Immunohistochemical detection of human CD66b expression in CGM6-transgenic mice. Cryosections from various organs were incubated with a polyclonal rabbit anti-NCA antiserum followed by a peroxidase-coupled, antirabbit IgG and stained for peroxidase activity (brown). Counterstaining of nuclei was with hematoxylin (blue). (A) The spleen from a CGM6-transgenic mouse shows staining of granulocytes (see inset) mainly in the red pulp areas. (B) The spleen from a nontransgenic sibling mouse is negative. The lung (C) and a blood smear (D) of a CGM6-transgenic mouse also show granulocyte staining (Al = alveolus). Black arrowheads indicate stained granulocytes (see inset in D) and white arrowheads are nonstaining lymphocytes. (E) Section through the lung (Lu) and liver (Li) of a day 17.5 CGM6-transgenic mouse fetus. Black arrowheads show granulocyte staining concentrated along the edge of a liver lobe and lining a blood vessel (BV). Open arrows show ribs containing stained granulocytes in the bone marrow. (F) Higher magnification showing stained granulocytes in the rib bone marrow (BM). Bars = 5 μm (D: inset), 50 μm (A: inset, C and D), 100 μm (A, B, and F), and 500 μm (E).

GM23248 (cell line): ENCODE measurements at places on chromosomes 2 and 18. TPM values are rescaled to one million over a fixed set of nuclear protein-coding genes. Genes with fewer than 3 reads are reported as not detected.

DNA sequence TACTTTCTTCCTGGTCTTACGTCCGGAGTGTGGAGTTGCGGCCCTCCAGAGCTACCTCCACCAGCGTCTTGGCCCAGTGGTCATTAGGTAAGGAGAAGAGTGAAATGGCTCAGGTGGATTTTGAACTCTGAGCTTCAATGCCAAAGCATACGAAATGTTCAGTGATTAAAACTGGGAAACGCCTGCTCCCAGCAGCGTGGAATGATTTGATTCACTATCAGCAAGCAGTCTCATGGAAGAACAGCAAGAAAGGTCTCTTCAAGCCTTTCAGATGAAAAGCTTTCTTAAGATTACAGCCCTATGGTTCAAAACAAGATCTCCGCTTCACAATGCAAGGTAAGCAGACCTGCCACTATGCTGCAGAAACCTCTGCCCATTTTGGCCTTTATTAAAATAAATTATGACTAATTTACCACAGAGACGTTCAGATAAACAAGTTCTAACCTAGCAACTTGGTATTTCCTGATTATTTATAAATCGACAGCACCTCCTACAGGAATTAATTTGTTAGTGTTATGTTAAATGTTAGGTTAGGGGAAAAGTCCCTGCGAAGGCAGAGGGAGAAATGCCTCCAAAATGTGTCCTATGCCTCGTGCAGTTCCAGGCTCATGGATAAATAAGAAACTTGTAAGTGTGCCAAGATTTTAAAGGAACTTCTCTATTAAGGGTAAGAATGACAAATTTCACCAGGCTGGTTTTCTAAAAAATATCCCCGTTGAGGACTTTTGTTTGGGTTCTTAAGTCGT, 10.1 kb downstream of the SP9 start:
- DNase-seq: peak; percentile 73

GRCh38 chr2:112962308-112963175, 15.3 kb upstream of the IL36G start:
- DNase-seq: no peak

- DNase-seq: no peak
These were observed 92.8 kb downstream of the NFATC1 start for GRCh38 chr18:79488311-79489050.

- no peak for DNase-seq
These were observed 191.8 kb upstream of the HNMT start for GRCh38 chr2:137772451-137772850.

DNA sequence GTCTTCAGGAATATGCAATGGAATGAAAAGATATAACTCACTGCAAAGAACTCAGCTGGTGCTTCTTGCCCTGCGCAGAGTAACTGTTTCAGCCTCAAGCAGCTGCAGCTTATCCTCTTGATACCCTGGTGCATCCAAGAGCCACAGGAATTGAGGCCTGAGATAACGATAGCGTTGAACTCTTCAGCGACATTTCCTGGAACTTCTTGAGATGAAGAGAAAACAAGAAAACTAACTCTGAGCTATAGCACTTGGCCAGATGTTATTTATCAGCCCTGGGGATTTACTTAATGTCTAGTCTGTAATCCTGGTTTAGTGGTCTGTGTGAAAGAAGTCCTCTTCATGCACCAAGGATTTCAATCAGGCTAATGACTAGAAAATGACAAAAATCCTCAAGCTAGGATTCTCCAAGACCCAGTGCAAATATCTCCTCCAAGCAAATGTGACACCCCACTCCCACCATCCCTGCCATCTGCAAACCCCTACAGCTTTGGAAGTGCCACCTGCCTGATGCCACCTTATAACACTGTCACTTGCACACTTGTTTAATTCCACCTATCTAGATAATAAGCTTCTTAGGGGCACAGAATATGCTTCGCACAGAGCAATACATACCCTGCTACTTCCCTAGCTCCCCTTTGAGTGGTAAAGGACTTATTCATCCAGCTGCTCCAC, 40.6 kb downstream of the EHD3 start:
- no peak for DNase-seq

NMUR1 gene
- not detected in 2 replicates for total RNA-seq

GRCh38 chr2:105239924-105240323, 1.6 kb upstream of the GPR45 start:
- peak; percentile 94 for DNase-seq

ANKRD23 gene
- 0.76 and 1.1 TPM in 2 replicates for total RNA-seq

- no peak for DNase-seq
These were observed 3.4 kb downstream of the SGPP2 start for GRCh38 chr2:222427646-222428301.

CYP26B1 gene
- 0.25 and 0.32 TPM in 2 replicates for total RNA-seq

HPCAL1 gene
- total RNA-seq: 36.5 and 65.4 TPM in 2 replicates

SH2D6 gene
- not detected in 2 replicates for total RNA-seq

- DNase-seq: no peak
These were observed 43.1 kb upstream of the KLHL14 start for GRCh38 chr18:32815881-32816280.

To investigate the expression pattern of the CGM6 gene during embryogenesis, immunohistochemical analyses were also performed on mouse embryos from day 8.5 of embryonic development onwards. Transgenicity of the early embryos and fetuses was not determined, but at least 10 were analyzed to ensure the inclusion ofCGM6-positive animals, which should make up 50% of the offspring. Indeed, where determined postpartum, positive offspring do follow this expected Mendelian distribution pattern. Labeled cells are first seen at day 12.5 of development in cells within the embryonic liver, which are still visible at day 17.5 (Fig 5E) where staining of cells within the rib bone marrow (Fig 5F) is also apparent.